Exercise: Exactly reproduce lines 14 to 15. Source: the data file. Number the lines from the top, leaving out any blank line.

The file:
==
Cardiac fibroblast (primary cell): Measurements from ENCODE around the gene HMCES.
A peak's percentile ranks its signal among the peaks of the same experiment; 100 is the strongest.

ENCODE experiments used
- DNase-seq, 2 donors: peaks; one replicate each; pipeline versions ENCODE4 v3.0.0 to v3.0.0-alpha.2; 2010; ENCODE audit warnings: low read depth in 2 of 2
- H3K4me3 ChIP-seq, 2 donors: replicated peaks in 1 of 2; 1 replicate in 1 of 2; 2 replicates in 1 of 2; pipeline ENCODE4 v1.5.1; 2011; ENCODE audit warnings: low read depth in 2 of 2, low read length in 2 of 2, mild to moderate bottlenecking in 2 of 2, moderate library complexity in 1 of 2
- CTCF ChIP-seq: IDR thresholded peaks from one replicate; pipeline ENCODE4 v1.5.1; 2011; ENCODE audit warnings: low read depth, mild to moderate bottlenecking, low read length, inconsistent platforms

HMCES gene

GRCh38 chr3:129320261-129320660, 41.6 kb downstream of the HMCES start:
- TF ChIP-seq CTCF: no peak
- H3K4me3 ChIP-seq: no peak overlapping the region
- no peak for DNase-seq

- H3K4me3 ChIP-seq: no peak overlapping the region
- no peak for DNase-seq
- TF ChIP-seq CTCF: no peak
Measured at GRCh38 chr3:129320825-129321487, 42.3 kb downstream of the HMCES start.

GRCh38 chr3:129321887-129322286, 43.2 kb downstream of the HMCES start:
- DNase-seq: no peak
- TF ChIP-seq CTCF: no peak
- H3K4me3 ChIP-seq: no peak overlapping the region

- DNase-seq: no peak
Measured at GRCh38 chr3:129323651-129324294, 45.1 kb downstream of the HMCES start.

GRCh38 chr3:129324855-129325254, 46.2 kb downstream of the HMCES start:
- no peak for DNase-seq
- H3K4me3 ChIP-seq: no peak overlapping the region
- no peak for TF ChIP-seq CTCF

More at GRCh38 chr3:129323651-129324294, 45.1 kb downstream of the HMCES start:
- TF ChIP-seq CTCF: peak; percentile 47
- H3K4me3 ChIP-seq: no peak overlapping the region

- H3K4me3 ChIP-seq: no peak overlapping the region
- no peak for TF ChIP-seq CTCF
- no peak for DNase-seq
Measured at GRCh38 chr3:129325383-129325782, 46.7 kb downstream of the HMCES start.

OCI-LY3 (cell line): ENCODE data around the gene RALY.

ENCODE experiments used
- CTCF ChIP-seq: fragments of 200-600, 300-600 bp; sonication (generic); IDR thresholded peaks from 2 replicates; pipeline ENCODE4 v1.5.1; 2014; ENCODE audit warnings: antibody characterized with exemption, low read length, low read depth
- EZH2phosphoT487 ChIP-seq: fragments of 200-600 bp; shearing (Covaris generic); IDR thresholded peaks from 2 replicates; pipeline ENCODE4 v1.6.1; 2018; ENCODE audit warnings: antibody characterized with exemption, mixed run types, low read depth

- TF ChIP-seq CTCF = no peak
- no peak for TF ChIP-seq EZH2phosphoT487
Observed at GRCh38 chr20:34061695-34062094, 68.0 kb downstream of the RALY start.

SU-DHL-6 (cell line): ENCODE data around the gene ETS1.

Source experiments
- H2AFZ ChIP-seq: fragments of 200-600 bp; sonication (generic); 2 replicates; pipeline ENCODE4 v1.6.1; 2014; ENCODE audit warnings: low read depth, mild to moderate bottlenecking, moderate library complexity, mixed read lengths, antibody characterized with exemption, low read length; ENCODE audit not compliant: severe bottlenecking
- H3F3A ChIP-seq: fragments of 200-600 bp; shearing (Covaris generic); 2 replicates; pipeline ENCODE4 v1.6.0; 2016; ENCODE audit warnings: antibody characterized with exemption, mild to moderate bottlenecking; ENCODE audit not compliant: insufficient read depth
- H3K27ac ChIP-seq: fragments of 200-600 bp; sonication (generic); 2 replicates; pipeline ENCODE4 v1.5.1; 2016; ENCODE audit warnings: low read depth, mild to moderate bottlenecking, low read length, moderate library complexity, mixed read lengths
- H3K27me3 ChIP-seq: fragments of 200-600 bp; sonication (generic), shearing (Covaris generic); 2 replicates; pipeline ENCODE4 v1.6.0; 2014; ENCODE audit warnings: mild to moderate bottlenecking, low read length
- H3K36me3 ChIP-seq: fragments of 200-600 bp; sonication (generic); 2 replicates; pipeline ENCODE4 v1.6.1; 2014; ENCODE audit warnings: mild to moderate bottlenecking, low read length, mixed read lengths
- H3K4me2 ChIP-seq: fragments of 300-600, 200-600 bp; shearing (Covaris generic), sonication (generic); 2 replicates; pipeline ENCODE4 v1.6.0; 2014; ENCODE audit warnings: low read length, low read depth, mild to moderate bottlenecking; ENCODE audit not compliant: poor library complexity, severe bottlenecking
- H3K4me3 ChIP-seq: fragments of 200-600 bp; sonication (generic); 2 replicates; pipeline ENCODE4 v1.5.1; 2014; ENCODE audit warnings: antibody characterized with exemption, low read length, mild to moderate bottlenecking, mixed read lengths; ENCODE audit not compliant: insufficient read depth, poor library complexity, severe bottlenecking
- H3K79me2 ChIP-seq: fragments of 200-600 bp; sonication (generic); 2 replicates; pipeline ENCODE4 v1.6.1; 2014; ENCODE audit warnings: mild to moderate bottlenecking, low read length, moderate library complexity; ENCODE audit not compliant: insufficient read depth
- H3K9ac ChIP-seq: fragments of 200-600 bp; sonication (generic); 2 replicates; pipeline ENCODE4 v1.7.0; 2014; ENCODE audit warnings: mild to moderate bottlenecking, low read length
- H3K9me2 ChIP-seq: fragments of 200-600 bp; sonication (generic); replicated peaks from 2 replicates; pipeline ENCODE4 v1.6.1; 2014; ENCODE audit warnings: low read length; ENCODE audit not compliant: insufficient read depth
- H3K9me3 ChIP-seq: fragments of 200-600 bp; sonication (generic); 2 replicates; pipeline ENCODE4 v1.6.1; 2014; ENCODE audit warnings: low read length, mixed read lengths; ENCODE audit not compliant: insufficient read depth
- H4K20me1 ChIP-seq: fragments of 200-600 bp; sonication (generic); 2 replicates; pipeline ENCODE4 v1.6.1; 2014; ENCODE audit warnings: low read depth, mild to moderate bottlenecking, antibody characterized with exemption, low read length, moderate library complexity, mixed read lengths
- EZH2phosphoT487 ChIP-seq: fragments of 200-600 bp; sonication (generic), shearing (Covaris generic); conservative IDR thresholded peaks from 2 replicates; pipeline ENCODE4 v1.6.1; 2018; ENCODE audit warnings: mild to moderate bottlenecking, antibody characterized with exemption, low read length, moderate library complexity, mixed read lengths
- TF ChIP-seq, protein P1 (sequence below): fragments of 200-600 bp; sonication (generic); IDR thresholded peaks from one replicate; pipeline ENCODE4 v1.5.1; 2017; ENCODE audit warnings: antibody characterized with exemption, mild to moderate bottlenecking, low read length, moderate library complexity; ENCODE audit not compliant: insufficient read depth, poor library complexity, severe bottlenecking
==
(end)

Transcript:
- TF ChIP-seq CTCF: no peak
Measured at GRCh38 chr3:129320825-129321487, 42.3 kb downstream of the HMCES start.